Cotton Yoga Mats
Excellent if you have carpeted flooring, and a little gentler on our skin compared to mats with natural rubber (for those with latex allergies).
Organic cotton yoga mats are machine washable, making them super easy to clean without having to worry about sun or cleaning-spray damage. The only issue with that, though, is they are prone to colour fading and shrinkage.
Comes with a free 100% cotton bag that includes zipped pockets for keys, cash, or cards.
6mm thickness making it comfortable for grumpy joints.
At 193cm length, it is suitable for taler people
Heavier than others, at 2.4kg.
Has a natural rubber coating so not suitable for latex allergies.
Cork Yoga Mats
Cork, coming from the bark of the cork oak tree, is antibacterial, antifungal, and antimicrobial.
Once the bark has been stripped away, the trees naturally regrow the bark, thus making this a highly sustainable mat material.
Additionally, the trees will absorb more carbon dioxide after the bark is removed. Thus, it is a material that has a positive effect on the environment.
Being antibacterial means that though cleaning is still needed, it’s not necessary to clean as frequently as you would other mats. Cork yoga mats are perfect for hot yoga. Cork is water-repellent, so be sure to let the mat dry out before rolling it up and storing away after practice.
Customers reviewed this as surprisingly lightweight and loved the variety of lengths available.
A well-known and well-trusted cork mat company. The company is very transparent with the pros and cons and how they seek to improve.
Not 100% renewable, but they are fully transparent about working towards this goal. 30% of their product is made from EVA (Ethylene Vinyl Acetate) which is free of heavy metals, latex, chlorides, and BPA)
A huge selection to choose from in terms of thickness, length, and price
100% toxin free
Beautiful designs to suit all tastes
Natural rubber bases may not be suitable for those with a latex allergy.
TPE Yoga Mats
If your budget is tight, then TPE might be the best solution for now.
TPE stands for thermoplastic elastomer, which in layperson’s terms means it’s moldable at elevated temperatures and shows elastic properties in that it retains its original shape upon cooling.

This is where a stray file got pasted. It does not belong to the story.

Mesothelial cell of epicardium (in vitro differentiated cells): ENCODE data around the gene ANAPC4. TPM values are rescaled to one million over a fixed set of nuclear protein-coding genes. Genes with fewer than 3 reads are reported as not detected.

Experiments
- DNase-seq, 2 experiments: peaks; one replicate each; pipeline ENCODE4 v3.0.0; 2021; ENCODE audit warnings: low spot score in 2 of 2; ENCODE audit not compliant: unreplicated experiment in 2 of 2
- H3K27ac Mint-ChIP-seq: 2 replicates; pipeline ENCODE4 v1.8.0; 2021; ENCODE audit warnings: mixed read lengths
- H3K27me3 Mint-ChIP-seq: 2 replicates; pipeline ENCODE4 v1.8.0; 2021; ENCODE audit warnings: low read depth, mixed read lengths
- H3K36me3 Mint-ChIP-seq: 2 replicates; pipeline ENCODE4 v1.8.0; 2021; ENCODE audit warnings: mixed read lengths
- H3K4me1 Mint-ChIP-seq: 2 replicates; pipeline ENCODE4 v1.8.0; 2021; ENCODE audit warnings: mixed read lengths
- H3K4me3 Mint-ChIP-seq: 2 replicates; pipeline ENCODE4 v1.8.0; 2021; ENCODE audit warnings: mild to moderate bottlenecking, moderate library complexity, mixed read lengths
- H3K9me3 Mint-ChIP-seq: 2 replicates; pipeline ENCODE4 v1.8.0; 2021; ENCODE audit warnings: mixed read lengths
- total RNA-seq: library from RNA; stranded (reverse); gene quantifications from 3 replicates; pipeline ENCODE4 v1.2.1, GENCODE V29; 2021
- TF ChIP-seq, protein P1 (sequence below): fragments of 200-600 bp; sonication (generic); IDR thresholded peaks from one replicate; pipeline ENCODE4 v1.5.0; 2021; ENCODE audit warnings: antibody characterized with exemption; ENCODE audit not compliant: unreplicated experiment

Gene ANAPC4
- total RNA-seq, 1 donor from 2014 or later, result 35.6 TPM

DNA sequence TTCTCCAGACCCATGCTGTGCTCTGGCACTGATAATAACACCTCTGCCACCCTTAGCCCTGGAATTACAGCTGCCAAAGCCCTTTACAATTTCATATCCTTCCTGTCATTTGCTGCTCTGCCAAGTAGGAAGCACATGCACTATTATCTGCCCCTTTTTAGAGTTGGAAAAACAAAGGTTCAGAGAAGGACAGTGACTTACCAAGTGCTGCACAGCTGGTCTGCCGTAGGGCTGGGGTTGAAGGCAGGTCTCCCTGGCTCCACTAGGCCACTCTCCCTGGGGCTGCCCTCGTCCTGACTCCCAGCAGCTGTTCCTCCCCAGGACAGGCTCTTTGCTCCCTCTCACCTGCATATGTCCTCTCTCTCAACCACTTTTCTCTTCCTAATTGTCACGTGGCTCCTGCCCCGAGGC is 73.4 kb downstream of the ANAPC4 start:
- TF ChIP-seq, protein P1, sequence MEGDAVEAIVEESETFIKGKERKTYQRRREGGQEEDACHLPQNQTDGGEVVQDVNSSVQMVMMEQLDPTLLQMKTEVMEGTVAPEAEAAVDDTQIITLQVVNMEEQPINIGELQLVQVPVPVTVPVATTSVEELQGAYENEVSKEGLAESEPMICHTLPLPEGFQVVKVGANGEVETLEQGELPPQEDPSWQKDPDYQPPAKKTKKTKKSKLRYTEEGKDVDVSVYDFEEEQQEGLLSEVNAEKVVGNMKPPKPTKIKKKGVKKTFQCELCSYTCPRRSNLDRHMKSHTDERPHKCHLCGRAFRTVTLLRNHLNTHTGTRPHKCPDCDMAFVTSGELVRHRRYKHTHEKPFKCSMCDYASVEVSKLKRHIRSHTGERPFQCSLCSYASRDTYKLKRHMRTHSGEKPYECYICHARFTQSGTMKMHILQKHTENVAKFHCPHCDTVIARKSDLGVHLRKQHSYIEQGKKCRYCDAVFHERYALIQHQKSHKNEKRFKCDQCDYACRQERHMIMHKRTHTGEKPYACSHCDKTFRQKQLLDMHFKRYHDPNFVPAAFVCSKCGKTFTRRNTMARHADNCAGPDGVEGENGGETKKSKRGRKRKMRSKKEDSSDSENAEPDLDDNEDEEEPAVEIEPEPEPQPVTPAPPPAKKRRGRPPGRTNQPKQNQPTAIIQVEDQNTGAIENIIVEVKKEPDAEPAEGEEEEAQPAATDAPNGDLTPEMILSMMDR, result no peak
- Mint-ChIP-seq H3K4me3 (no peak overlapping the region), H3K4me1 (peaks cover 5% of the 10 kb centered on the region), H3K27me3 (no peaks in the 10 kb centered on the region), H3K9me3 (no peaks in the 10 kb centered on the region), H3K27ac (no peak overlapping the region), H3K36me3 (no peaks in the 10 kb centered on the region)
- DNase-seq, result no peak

It’s a flexible, recyclable plastic that is a more cost-effective alternative to latex and a somewhat healthier alternative to PVC-based mats.
However, the following list does come with a caveat: the jury is kind of out on whether or not TPE can really be classed as non-toxic for reasons you can read more abouthere. For that reason, I have listed TPE mats last, though I have included them as they are latex and PVC-free, and budget-friendly.
Some customer reviews reported slippage once palms got a bit sweaty.
Key Takeaways When Purchasing a Non-toxic Yoga Mat
Shopping for a new non-toxic yoga mat can become quite overwhelming and time-consuming. To make the process easier, refine your search based on the following:
What is your budget?
Are you allergic to latex? If so, avoid purchasing a rubber (natural or not) mat and instead opt for organic cotton, jute, or cork. TPE could be an option but check the company’s transparency regarding the materials used. Trust your intuition on this one.
Are you taller than average? If so, an extra large mat may be more comfortable for you.
Are you using it for home or for the studio? If the latter, opt for a travel mat, or one that is notably lightweight.
Are you intending on using it in hot environments or for hot yoga? Do you naturally sweat a lot? Opt for a mat that has noteworthy grip.
These parameters will help you to refine your search and more quickly find the ideal mat for you based on your preferences.
Ultimately, the best mat for you will depend on your individual preferences, needs, and budget.
One last thing – I certainly have not covered all the wonderful brands out there in this post. For instance, two additional and highly reputable brands to pay attention to areBrentwood Home andManduka.
Once you have your mat, if you decide to get one, and you’re interested in getting set up at home to practice yoga safely and in a way that sustains you, then be sure to get my free guide showing you how to do just that.
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Hi, I'm Ellie Smith. I'm passionate about sharing how the practices and principles of yoga can enhance our public speaking presence. Whether you're a university student, new or returning professional, or simply want to boost your confidence behind the mic, I'm here to help guide you on your yoga journey so you can go from the pose to the podium with ease.